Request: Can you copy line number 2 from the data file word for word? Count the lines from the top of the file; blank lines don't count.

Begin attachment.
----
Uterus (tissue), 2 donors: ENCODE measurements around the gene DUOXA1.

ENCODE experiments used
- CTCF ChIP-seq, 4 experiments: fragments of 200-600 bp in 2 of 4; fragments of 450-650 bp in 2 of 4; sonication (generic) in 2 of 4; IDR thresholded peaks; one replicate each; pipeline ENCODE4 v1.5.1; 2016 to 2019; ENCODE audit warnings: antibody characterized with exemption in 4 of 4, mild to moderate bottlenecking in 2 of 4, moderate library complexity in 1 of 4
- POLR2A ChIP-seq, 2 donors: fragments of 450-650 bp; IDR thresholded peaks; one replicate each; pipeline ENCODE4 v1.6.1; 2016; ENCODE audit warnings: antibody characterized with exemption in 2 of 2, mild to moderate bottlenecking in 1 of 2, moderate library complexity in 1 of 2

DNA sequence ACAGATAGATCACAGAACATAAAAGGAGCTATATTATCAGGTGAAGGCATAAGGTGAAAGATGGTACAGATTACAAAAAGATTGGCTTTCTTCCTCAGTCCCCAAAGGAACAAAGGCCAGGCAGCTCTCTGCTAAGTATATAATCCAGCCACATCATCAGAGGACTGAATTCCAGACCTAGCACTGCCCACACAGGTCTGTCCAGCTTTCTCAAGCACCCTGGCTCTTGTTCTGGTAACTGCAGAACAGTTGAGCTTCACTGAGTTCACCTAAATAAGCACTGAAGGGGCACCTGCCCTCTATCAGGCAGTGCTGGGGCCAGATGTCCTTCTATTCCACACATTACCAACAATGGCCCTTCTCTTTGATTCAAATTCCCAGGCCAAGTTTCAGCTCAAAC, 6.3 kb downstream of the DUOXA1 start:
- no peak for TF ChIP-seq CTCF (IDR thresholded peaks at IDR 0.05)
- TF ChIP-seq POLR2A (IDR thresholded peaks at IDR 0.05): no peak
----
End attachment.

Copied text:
ENCODE experiments used